2006 brought more pain for the PRI, with Felipe Calderon of PAN narrowly edging out his centre-left rival Andres Manuel Lopez Obrador of the PRD, leaving PRI in an unprecedented 3rd place, with a miserly 22% of the vote. An extraordinary election in many ways, as Obrador claimed the election was a fix, a sham, and stolen from him and the PRD, and went as far as setting up a rival cabinet and shadow government, being sworn in as legitimate president in an outdoor ceremony in front of 100,000 supporters, and finally occupied the Zocalo and six mile stretch of Reforma with a ‘tent city’, with somewhere between 350,000 and 2 million protesters sleeping in the city along with Obrador until the recounts confirmed the results. The Guardian stated that “while Mr López Obrador’s claims convince many Mexicans suspicious of all things electoral due to the fraudulent tradition that helped keep one party in power from 1929 to 2000, the evidence produced persuades few serious commentators”. So there we go.
12 years of a PRI-less Mexico did not bring the difference most voters were hoping for. The economy flatlined, and long-awaited change in the approach to the cartels failed to materialise. Calderon’s War on Drugs defined his presidency, and brought a new level of violence to Mexico. Between 2007 and 2016, nearly 200,000 people were murdered as a direct result of the battle against the narcos under Calderon, and a further 28,000 have been reported missing. Obrador’s protests, comic in many ways, certainly highlighted the basic indifference PAN seemed to have towards improving the lot of the people. Felipe Calderon was buffeted by corruption scandals, and in 2012 the election came down to a straight fight between Shadow President Lopez Obrador, and a resurgent PRI under Enrique Pena Nieto.
The vote was highly contested, unsurprisingly, but recounts eventually confirmed Pena Nieto, and a revitalised PRI, as winners with 38%, to Obrador and PRD’s 31%. Both PRD, and PAN, accused PRI of buying the vote, literally giving gift cards to potential voters in return for their support. Obrador’s arguments this time around were somewhat more convincing, but failed to have an effect on the result. The Economist described Pena Nieto as ‘the least bad choice’, when compared to the disappointing 12-year tenure and ‘shambolic campaign’ of PAN, and the ‘disgraceful behaviour’ of Obrador.
And so, 6 more years of PRI. Opponents feared a return to the tactics of cutting deals with the cartels in return for relative peace, and widespread government corruption, whereas supporters went hard on the failure of the War on Drugs, and how Mexicans were tired of a fight few originally supported, essentially paying the price for the USA’s addictions. Overall, it can’t be said to have been a roaring success. Pena Nieto received the lowest presidential approval ratings since they began collecting them in 1995. Accusations of government scandals, electoral fraud and corruption were rife, and the list of PRI ex-governors from the period now facing criminal charges is too long to list, but includes Javier Duarte from Veracruz, who’s wife is currently enjoying a fairly lavish lifestyle in Belgravia, London, living it up on the proceeds of her husband’s misdeeds.
A fascinating campaign, at least from the outside. In the run-up, PAN and PRD (ostensibly centre-right and centre-left parties) joined forces to present a unified front and a single candidate. PRI picked a former economist, lawyer and diplomat, Jose Antonio Meade, who had previously served as Secretary of Energy and Secretary of Finance under President Calderon of the PAN, as their candidate. The wife of former President Calderon, Margarita Zavala stood as an independent, as did a genuine cowboy named El Bronco, and AMLO, the rebranded Andres Manuel Lopez Obrador, tropical messiah and scourge of the ‘mafia de poder’ returned with a newly-formed party, Morena, promising radical reform, anti-corruption and a completely new approach to the War On Drugs. All this against a backdrop of a newly Trumpified USA to the north.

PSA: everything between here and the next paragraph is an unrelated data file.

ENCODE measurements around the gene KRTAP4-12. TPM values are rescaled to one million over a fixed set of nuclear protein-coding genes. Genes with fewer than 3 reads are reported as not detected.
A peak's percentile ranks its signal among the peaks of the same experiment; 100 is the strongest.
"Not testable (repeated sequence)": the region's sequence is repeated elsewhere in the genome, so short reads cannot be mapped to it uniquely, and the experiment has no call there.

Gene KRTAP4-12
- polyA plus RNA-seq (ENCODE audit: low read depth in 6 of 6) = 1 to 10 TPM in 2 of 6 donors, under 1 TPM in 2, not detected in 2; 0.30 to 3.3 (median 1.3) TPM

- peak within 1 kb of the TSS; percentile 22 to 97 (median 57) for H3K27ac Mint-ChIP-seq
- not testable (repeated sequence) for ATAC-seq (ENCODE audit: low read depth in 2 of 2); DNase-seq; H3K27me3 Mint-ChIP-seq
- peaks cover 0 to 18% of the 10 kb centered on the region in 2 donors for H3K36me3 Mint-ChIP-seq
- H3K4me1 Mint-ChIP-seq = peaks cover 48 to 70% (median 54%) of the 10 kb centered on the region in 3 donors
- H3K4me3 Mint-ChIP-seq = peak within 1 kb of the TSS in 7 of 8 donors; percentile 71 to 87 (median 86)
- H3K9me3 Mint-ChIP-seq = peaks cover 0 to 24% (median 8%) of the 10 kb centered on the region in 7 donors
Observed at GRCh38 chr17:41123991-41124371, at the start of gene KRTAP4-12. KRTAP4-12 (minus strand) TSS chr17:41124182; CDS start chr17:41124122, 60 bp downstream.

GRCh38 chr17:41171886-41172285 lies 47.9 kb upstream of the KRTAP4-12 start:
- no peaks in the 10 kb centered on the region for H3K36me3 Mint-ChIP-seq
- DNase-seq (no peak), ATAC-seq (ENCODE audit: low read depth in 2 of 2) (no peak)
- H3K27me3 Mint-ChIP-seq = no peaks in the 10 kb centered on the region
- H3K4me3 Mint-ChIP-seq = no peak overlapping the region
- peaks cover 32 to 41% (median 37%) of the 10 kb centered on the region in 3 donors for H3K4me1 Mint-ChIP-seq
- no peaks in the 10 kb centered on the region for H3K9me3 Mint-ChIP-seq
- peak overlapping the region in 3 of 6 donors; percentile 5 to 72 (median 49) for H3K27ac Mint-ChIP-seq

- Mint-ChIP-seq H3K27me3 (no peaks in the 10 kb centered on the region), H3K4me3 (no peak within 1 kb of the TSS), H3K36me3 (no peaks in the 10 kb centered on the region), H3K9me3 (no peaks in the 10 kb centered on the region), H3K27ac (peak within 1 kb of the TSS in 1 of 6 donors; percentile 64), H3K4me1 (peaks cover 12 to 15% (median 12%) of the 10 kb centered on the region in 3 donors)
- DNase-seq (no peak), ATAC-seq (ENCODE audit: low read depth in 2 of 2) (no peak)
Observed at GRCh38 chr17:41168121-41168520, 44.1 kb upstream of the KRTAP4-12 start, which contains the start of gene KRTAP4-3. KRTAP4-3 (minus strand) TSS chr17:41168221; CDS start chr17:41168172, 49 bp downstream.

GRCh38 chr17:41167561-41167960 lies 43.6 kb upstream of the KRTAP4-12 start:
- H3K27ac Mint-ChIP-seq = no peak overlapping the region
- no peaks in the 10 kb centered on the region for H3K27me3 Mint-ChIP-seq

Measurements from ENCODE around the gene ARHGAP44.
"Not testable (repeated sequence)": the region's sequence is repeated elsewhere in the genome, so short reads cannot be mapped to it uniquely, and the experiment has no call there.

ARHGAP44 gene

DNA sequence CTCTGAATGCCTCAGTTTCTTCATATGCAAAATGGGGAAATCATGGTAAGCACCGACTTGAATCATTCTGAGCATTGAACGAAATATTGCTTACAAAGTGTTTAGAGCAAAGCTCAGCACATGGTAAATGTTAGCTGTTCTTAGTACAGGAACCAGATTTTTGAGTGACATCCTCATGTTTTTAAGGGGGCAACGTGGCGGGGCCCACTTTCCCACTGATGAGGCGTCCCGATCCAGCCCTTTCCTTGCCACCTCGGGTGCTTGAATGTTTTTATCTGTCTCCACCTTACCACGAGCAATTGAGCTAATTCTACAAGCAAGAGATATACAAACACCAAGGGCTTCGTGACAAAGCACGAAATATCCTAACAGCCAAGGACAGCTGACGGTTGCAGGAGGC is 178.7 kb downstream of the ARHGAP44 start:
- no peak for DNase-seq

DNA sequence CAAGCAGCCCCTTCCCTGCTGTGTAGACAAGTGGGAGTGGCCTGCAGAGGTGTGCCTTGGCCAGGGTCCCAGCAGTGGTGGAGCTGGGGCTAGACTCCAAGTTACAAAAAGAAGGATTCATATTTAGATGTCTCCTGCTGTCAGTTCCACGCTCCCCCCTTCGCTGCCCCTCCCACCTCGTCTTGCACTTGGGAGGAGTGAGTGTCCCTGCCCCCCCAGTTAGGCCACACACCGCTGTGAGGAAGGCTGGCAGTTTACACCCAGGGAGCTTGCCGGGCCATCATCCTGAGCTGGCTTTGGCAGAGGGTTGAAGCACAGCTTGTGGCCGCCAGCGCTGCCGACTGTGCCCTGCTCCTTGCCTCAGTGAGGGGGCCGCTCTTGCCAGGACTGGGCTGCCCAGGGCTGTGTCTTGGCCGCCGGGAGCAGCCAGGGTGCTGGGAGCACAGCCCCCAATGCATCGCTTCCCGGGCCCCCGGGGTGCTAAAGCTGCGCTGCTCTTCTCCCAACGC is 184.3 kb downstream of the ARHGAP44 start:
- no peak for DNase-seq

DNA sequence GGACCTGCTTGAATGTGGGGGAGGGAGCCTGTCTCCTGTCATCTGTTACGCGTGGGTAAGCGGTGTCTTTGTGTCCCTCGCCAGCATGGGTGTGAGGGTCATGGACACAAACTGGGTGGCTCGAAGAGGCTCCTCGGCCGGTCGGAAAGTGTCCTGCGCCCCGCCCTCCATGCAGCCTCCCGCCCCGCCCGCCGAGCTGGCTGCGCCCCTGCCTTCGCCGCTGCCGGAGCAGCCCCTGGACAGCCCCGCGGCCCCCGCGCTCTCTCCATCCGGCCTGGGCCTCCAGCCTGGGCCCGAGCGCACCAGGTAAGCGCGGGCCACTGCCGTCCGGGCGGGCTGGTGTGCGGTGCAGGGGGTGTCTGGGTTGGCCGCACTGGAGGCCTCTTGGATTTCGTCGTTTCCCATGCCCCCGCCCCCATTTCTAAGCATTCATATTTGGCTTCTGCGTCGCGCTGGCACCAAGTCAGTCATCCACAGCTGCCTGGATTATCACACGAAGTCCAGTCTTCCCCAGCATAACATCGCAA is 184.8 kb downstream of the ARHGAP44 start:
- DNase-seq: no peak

PRI were linked with Cambridge Analytica, and accused of all manner of tactics designed to buy, steal or influence the election. This story from brilliant journalist Andrea Noel is both a rather shocking tale of assault and online abuse, and a fascinating exploration into the dark heart of online electoral fraud. Despite all this, PRI’s rather technocratic, managerial candidate returned 16% of the vote. Por Mexico Al Frente (the PAN/PRD mash-up) did little better, with Ricardo Anaya, and AMLO surfed a wave of popular support all the way to the presidential palace, with a landslide victory of more than 53% of the vote.
AMLO and Morena
It is hard for me to write objectively about AMLO, and harder still to analyse him. Almost every Mexican I have spoken to (not a statistically relevant number) are passionate in their dislike of him. After reading a fascinating, and seemingly balanced article by a couple of writers who seemed to broadly support his aims, I tried to reach out to other AMLovers (via Myriam, who seems to spend a lot of time trolling them on Facebook) for their thoughts to counterbalance what I’d heard from others. I got nothing back from anyone who could be positive about him, although I got a lot more negative comments from critics. My instinct is to support a populist socialist who ran on a platform of anti-corruption, people power and ending the military aspects of the war on drugs. But given the negative feedback, and with a little digging into his background, this instinct gives way to a slight suspicion.
AMLO hails from a small town in the tropical state of Tabasco, and began his political journey in the 70s, as a member of the PRI, part of the senatorial campaign of Carlos Pellicer. He has identified strongly with Lazaro Cardenas, President in the 30s, and Benito Juarez, a Liberal from the 19th century. He worked for the PRI until the 1982 elections, when he fell out with the party. Joining PRD under Cuauhtemoc Cardenas in 1988, he ended up party leader from 1996 to 1999, and finally Mayor of Mexico City in 2000. His recent victory was his third attempt at the presidency, a 12-year campaign that involved visiting every part of the Mexican republic, and two presidential election defeats.